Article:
Review of final construction plans begins after Land Use approval conditions are issued. Each City review cycle is 28 days. If the plan set submitted is complete and addresses all conditions of approval, and any comments are addressed in a timely manner plans can typically be approved for construction in approximately 4 months. Time may be shorter for a very simple project, or longer if there are significant issues to be resolved, or delays in resubmittal of the plans or extensive review comments due to plan submittals that are incomplete or not in compliance with City codes and design requirements.
How much will it cost to get my construction plans approved?
Plan review and inspection fees are included on the Fee Schedule page in the section called "Development Engineering & Construction Review Fees".
Where do I find your engineering design requirements?
Transportation design standards are described in Appendix 2 of the Redmond Zoning Code. Water and Utility design standards are in Appendix 3. Stormwater design standards are in the Stormwater Technical Notebook. In addition, City design details and specifications are in the City of Redmond Standard Specification and Details.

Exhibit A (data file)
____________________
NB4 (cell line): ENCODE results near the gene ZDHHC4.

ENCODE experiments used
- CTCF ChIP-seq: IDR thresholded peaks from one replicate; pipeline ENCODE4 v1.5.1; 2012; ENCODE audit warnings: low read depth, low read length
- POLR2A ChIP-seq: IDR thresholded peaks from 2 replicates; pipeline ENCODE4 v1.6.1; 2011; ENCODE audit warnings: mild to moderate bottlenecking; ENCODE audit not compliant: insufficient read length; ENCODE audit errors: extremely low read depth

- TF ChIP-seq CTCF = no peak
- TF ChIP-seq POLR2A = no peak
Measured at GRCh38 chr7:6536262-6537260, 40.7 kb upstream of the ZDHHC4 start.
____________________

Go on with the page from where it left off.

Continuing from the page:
How do I request a design deviation?
Deviation requests are required for any proposed improvements that do not meet City standards. The request should be in writing and include the design standard, a description of the proposed deviation, and the reason the City should consider granting a deviation.  The City’s Technical Committee (consisting of the Planning Director, Public Works Director, and others) makes the decision to grant a design deviation. Administrative Deviation Request


Fire Permit FAQs

When do I need a Fire Permit?
Any property owner or authorized agent who intends to conduct an operation or business regulated by Section 105.6 of the International Fire Code (IFC) shall obtain a Fire Code Operational Permit
Any property owner or authorized agent who intends to construct, install or alter a system and equipment regulated by Section 105.7 of the 2012 IFC shall obtain the following applicable permits prior to construction or installation.
Fire Sprinkler and Standpipe Permits
Fire Alarm Permit
Fire Code Installation Permit
Fixed Suppression

Right-of-Way Permit FAQs

What is considered the right-of-way?